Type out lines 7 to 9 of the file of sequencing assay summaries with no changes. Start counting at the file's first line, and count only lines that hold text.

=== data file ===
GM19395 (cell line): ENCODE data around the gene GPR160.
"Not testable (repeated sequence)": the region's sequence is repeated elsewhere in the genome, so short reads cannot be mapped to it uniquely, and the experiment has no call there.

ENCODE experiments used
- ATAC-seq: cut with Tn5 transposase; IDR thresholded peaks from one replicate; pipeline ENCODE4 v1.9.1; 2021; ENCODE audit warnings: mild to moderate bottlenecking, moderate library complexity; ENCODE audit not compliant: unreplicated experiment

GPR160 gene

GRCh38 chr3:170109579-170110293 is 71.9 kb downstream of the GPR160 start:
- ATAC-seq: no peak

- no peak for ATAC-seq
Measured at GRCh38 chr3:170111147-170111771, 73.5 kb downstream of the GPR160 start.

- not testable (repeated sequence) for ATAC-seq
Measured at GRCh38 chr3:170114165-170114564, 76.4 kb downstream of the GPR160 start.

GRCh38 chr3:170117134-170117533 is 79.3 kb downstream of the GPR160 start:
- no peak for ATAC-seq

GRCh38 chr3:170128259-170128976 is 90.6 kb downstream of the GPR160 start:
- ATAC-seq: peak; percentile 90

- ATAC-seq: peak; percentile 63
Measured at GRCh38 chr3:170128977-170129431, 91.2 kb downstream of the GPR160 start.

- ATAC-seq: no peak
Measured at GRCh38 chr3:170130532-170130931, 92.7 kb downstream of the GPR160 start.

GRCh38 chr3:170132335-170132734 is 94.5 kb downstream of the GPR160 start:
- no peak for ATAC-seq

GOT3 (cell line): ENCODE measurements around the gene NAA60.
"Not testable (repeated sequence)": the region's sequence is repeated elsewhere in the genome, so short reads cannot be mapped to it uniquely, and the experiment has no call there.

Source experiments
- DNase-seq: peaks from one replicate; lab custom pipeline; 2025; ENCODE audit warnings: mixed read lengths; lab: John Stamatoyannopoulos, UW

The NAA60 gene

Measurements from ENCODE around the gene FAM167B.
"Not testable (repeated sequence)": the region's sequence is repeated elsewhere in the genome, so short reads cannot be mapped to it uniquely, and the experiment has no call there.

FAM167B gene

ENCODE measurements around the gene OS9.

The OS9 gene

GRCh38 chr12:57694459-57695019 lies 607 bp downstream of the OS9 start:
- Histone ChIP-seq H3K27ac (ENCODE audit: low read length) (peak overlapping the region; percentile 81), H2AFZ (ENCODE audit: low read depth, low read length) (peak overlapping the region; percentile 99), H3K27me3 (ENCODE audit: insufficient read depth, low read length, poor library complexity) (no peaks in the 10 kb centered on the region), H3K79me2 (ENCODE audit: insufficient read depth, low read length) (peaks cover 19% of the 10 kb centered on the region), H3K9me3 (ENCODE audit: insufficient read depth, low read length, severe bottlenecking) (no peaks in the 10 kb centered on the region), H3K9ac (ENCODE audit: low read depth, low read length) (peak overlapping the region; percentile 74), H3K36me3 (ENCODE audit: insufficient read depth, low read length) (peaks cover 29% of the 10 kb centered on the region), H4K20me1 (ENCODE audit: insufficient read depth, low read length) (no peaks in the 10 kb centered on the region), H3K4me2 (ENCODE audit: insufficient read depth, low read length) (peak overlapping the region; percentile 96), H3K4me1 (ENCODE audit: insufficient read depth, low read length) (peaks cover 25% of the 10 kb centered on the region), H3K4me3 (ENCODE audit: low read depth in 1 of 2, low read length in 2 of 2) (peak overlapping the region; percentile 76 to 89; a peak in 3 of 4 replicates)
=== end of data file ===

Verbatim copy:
- ATAC-seq: no peak

- no peak for ATAC-seq
Measured at GRCh38 chr3:170111147-170111771, 73.5 kb downstream of the GPR160 start.